People Looking for Service



*Some people who donate community service

are compelled to do so
by an organization... 


Some of this required service is assigned;
however, the person giving the service may be involved
in the selection and planning of the service project.   

  • *Colleges.  Colleges and universities often require their students to do community service.  Community service may also be an unofficial requirement for acceptance to the college.  
  • *High Schools.  Some high schools require seniors to do a senior project as a requirement for graduation.  Those projects may involve community service.  Washington State lawmakers passed a 2014 law which gives school districts and their school boards the authority to keep or discontinue the 2008 culminating senior projects as a graduation requirement beginning the class of 2015.  Many of these past projects have involved community service. 
  • Youth Organizations.  Some youth organizations, such as Camp Fire, 4-H, and Girl and Boy Scouts promote service projects.  For example, Boy Scouts are required to do community service to advance to the rank of Eagle Scout.  
  • Families.  Many families enjoy participating in community service.  Some parents even require a certain number of hours of service in order for their children to be enrolled in a sports team or other activity.  
  • Businesses.  Employers often encourage their staff to participate in community service, or to donate to a charitable organization.  
  • *Criminals.  People convicted of crimes may be required to give community service in exchange for, or as part of, their sentencing fine.

*Service Learning


  • Service learning programs have become common throughout the country.  As of 2011, 30% of elementary and secondary schools offered service learning. A full 90% of universities also offer service learning programs.  (Shelley Billig, VP of RMC Corporation, a Denver-based education reform research organization)
  • When done well, service learning raises test scores and connects curriculum with real world experiences in ways that help students see the value in their education. It provides students with opportunities for character development that traditional book learning does not.  (Amy Meures, communications director for the National Youth Leadership Council, an organization that supports educators in their service learning efforts.)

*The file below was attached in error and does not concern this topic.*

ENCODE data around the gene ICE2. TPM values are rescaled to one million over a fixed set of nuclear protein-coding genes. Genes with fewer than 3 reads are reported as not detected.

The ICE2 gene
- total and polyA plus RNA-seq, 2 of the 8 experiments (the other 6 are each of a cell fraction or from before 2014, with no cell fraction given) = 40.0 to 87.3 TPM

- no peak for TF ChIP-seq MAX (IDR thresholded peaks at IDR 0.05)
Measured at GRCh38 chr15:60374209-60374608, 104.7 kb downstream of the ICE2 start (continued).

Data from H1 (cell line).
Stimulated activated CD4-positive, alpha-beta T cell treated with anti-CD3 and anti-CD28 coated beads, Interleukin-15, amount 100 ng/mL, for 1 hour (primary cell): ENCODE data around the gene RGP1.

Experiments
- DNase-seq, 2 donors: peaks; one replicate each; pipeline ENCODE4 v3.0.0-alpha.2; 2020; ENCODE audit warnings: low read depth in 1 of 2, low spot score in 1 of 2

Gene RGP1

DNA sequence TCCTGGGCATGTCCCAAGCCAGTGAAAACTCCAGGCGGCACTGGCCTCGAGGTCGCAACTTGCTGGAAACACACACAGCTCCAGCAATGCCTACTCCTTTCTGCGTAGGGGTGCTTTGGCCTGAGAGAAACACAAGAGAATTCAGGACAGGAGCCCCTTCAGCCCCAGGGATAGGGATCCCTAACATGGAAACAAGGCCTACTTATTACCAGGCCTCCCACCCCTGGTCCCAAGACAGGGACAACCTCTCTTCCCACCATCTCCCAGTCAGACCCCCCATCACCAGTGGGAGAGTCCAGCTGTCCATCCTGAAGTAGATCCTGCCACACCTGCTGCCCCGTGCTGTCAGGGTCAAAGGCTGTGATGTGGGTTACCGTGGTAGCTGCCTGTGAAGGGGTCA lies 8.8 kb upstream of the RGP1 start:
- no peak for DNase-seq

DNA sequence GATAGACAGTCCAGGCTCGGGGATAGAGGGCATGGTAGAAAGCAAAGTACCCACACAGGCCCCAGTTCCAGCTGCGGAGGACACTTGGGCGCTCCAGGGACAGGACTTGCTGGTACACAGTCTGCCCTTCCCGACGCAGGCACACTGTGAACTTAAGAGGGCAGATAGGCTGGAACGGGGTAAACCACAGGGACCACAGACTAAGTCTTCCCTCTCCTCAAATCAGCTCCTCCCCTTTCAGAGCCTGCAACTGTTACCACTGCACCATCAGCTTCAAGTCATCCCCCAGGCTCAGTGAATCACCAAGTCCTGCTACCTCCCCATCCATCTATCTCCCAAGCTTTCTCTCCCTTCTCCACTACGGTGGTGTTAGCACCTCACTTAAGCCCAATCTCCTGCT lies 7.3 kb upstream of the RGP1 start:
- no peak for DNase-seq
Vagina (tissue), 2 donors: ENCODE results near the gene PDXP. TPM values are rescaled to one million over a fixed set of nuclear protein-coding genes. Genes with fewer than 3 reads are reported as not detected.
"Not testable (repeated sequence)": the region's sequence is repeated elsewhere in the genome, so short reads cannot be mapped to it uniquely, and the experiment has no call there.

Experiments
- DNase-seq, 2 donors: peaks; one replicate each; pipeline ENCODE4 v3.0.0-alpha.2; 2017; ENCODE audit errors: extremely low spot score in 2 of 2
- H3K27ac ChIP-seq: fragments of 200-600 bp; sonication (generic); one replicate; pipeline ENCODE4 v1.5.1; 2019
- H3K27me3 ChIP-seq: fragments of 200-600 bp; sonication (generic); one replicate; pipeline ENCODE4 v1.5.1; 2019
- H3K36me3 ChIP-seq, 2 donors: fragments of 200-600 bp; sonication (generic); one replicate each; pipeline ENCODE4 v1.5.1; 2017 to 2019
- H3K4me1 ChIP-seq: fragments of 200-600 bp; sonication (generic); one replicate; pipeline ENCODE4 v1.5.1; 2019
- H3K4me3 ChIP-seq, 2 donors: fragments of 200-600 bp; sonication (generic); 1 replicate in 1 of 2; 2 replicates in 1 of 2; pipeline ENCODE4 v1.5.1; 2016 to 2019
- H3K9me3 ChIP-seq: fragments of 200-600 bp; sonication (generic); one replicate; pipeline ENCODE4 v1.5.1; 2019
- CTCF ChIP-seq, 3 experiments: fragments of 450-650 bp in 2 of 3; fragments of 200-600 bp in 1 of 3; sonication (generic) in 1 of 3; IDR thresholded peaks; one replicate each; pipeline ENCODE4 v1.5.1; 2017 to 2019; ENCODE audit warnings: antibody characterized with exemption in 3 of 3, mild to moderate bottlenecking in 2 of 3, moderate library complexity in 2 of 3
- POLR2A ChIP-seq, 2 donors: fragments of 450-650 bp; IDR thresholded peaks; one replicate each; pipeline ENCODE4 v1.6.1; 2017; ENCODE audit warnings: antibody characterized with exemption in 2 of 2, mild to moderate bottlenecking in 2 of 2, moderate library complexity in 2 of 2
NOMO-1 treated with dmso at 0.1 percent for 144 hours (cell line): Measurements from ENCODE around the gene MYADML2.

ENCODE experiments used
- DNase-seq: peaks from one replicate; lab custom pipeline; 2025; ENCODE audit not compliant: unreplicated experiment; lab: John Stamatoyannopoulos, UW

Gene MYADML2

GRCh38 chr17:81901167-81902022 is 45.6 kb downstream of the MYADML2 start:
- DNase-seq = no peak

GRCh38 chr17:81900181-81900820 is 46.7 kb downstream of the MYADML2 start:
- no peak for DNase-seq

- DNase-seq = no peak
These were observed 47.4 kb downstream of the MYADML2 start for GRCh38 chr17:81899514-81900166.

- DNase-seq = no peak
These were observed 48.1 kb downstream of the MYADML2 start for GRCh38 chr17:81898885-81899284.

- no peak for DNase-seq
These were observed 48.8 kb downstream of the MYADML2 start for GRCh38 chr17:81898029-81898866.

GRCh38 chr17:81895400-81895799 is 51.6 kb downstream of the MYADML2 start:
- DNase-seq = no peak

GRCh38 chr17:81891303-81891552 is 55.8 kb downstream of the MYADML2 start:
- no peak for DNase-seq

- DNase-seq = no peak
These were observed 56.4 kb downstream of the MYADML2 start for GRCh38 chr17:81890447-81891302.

• Most college students can register for service-learning courses tied to almost any major.  Service-learning classes (sometimes called "engaged learning") let students apply book learning to real world knowledge and situations.  Students have a deeper level of understanding of course material if they have had an opportunity to engage with the material in an applied way. 

  • Each school creates its own courses based on community needs.  For examle, linguistics students may provide translation services at health clinics for immigrants.  Education majors may help with tutoring and reading programs in schools.  Journalism students may help immigrants write their personal stories for community publications.

  • 81% of high school students say they are bored in school.  The most frequently cited reason for boredom is that students don't see how what they are learning in school is relevant to their lives.  Service learning can help bridge the gap between the theoretical and the practical.   (Amy Meures, communications director for the National Youth Leadership Council, an organization that supports educators in their service learning efforts.)
  • 83% of elementary school students who participate in service learning meet or exceed curriculum standards.  (Andrew Furco, professor of organizational behavior, Univ. of Minnesota)
  • High school students who participate in service learning are 22% more likely to graduate from college than those who do not.  Additionally, students who participate in service learning projects score 6.7% higher in reading achievement and 5.9% higher in science achievement than those who do not.  (Alberto Davilla, professor of economics, University of Texas-Pan American) 
  • Working to solve real world problems helps students feel like their school work is significant and valuable.  When students feel empowered to solve problems in the real world, they bring that empowerment back into the classroom and use it to work on their math problems. (Britnie Powell, 6th grade teacher in a Charter school where more than 80% of students qualify for free or reduced-price lunch, Salt Lake Center for Science Education, Rose Park, Utah) 
  • Low-income students who serve others on a regular basis appear to do as well or better than higher income students who do not serve.  Lower-income students involved in service learning are 37% more likely to receive high grades than their peers who do not participate.  They are also 20% more likely to report taking an active interest in learning, complete homework assignments, feel connected to their school and consistently attend class.  (Britnie Powell, 6th grade teacher in a Charter school where more than 80% of students qualify for free or reduced-price lunch, Salt Lake Center for Science Education, Rose Park, Utah) 
  • As a teacher, my job isn't just to teach kids how to read and write and do math.  It is also to teach them how to be good human beings - to see the good in each other and to be aware of the world around them.  (Britnie Powell, 6th grade teacher in a Charter school where more than 80% of students qualify for free or reduced-price lunch, Salt Lake Center for Science Education, Rose Park, Utah)     ("Service Learning improves scores, teaches character," Mercedes White, Deseret News, February 26, 2012, email: mwhite@desnews.com) 

Statistics
  • As of 2011, 30% of elementary and secondary schools, and 90% of universities, offered service learning programs.  (U.S. Department of Education) 
Local Organizations